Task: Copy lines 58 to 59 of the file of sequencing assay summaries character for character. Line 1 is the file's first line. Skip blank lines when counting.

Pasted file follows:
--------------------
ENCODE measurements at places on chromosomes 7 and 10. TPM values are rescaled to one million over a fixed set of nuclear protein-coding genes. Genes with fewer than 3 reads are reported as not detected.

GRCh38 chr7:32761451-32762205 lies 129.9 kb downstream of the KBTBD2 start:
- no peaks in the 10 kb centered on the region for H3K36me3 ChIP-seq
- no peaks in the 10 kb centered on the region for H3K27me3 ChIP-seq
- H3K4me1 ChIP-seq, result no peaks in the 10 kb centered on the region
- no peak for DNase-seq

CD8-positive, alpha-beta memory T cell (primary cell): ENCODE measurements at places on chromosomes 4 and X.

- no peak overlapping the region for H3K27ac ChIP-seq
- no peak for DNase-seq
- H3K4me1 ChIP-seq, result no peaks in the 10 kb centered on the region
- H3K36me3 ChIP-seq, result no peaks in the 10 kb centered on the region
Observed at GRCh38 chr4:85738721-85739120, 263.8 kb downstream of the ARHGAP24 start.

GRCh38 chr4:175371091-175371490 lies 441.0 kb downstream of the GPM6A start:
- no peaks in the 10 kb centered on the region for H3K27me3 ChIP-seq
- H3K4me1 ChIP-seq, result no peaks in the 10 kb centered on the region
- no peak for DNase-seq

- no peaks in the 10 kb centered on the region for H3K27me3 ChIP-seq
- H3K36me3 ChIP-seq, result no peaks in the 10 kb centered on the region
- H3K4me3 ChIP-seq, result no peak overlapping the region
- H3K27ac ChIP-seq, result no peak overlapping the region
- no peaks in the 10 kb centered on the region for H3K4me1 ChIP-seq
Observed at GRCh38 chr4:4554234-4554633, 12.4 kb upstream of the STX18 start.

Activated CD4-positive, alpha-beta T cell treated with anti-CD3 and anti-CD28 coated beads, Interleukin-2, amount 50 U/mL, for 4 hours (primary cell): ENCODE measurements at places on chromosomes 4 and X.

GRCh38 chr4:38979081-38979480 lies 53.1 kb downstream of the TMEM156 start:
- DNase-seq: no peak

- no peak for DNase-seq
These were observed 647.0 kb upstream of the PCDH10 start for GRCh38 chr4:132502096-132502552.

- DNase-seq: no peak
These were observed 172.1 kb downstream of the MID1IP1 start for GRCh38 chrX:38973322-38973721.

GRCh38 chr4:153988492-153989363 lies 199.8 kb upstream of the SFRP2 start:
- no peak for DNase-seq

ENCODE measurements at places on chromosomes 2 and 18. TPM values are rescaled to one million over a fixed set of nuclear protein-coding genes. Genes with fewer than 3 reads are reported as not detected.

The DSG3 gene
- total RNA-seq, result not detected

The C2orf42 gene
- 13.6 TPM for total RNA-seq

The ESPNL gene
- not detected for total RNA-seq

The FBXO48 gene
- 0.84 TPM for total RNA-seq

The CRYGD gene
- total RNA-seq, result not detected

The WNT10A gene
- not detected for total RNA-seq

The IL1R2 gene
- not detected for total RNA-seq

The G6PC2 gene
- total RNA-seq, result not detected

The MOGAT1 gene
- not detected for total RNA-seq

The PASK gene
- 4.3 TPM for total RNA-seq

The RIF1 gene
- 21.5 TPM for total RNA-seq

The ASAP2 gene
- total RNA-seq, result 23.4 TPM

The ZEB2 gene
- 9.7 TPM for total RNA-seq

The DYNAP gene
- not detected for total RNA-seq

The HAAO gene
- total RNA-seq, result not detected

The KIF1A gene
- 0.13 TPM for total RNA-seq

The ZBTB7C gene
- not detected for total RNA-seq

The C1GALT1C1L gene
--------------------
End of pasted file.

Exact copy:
- 9.7 TPM for total RNA-seq

The DYNAP gene